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Christmas songs are a sure sign that Christmas is just around the corner. Here is one of my favorite festive songs of the season, Nu tändas tusen juleljus. There is also a Finnish language version, but this is the original. It is a beautiful song in either language and always puts me in the Christmas spirit. The song talks about the star of Betlehem bringing light into the darkness of the world, to every house, home and heart, and of lighting a thousand Christmas candles.

Piano is played by Benny Andersson (from Abba!). In the background of the video you can also see a Nordic Christmas custom; Saint Lucia (the girl with candles in her hair) and the children with their candles (which I will probably write more about on Saint Lucia’s Day next week! Update: Here is a link to my Lucia’s Day post where you can find more Scandinavian Christmas music as well).

Nu tändas tusen juleljus
på jordens mörka rund,
och tusen, tusen stråla ock
på himlens djupblå grund.

Och över stad och land i kväll
går julens glada bud,
att född är Herren Jesus Krist,
vår Frälsare och Gud.

Du stjärna över Betlehem,
o, låt ditt milda ljus
få lysa in med hopp och frid
i varje hem och hus!

I varje hjärta armt och mörkt
sänd du en stråle blid,
en stråle av Guds kärleks ljus
i signad juletid!

Fashion Friday: Vincent van Cough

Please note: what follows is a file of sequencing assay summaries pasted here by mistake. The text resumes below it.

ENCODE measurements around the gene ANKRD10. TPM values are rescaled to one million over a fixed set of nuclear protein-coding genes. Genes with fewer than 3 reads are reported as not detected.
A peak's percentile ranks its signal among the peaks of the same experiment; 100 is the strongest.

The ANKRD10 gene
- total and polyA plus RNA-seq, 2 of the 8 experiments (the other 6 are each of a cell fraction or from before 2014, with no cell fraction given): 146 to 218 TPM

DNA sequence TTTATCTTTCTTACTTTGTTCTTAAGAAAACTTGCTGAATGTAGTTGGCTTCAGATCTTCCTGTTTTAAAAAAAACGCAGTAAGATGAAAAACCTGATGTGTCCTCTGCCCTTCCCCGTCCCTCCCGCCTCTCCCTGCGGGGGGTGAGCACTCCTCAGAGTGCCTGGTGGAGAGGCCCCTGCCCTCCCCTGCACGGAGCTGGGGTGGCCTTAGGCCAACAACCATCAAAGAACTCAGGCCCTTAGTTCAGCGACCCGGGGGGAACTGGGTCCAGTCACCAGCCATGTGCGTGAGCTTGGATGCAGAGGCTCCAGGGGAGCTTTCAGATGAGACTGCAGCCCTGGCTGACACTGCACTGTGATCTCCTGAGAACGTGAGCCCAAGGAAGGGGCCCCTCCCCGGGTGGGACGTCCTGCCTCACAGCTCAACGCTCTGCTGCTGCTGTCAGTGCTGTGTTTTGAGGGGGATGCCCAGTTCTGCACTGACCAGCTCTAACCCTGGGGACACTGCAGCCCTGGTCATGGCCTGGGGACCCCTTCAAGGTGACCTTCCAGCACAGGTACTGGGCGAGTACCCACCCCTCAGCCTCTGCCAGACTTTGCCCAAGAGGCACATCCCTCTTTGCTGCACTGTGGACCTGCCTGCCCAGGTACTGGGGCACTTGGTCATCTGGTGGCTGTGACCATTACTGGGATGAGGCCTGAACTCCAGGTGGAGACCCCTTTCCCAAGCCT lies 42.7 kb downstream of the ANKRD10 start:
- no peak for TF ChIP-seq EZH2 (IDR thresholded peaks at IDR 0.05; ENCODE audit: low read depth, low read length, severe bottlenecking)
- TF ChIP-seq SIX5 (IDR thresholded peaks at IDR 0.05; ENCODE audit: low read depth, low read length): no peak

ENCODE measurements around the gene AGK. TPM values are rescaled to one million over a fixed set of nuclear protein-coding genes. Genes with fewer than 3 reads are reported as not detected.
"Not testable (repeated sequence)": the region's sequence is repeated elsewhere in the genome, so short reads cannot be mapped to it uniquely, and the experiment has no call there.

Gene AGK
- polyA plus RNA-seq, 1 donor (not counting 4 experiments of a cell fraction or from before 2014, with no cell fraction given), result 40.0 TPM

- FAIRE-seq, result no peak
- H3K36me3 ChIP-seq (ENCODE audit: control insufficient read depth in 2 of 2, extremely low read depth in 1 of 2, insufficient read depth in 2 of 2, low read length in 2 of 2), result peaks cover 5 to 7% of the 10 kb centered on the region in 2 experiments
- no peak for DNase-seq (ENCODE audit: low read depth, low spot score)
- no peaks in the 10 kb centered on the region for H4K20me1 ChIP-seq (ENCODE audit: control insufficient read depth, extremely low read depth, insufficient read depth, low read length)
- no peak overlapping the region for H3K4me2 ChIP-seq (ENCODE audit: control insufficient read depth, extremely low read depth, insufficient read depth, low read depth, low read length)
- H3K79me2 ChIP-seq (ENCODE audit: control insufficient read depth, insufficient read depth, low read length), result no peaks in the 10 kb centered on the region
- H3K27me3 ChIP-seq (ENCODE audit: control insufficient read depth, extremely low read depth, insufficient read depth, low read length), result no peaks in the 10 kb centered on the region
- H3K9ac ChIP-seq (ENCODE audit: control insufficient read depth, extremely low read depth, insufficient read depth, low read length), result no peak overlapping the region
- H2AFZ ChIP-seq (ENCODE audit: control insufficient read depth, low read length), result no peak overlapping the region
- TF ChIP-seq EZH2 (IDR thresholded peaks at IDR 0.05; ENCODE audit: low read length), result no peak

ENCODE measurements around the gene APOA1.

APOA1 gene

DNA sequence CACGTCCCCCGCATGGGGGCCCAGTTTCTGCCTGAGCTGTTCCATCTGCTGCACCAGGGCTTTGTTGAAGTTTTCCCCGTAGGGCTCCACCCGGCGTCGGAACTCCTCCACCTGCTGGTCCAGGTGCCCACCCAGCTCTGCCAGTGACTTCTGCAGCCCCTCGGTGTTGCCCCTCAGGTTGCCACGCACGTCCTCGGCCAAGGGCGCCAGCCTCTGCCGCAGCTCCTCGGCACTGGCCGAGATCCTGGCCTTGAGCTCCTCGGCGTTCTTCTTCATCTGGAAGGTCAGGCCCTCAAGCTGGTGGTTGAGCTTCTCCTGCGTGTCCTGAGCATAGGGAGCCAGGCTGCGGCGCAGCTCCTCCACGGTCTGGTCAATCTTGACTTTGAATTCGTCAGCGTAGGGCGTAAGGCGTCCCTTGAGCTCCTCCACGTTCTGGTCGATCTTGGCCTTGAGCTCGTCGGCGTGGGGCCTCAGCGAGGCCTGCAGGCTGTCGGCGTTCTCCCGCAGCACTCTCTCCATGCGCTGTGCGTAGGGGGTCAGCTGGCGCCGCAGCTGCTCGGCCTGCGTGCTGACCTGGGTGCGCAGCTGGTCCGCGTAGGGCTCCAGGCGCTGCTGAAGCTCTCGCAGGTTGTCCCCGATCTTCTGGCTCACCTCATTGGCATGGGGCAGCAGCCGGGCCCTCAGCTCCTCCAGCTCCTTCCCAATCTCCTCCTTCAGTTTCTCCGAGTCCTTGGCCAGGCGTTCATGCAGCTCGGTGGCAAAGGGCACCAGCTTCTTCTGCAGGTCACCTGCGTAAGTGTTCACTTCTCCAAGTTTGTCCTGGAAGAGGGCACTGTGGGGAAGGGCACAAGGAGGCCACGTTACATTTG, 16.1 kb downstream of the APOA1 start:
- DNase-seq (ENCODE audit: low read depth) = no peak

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The past month hasn’t been the best for me. Three weeks ago, I got sick with bronchitis and went to the doctor’s after the first week of being sick. At first it seemed like I was getting better, but today, three weeks later, I got fever again and my cough is worse than ever. Also, sleeping is difficult because I wake up to cough every half an hour. My sleep cycle is all over the place, and little by little, I feel like I have become this vampire-like creature that is able to only eat, sleep, and cough (anyone looking to hire a professional cougher?). The worst part is that I actually feel okay; that I’d like to do things, but I just can’t breathe properly. The antibiotics and steroids clearly didn’t work, and I have tried the natural route as well: Echinacea, honey, lots of vitamin C, garlic and ginger.

Well, enough with complaints – they’re of no use anyway. On the positive side, I have had plenty of time to doodle and today it resulted in a Fashion Friday. I am sure we all have these days sometimes. Here is the complete look of my Very Fashionable Day:fashion friday by Mari Ferzli

3 Bad 90’s Films From The Jungle


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There are some films that are so bad they are good. It is an art really; to create a film that is not trying to be intentionally bad, to take itself so seriously and thus create a wonderful serving of entertainingly good badness. Making films is not easy, but sometimes just enjoying the hilarity of it all makes some bad films real gems. Here are a few of my favorite bad films and since it is wintertime, they all take place in the tropics to warm us up:


The original Jurassic Park was entertaining, frightening and just a good all-around family adventure. And then the sequels happened. Number 2, The Lost World, is so bad and goofy that I just have to rewatch it from time to time, and of course my favorite scene is this (summarized perfectly by the Nostalgia Critic):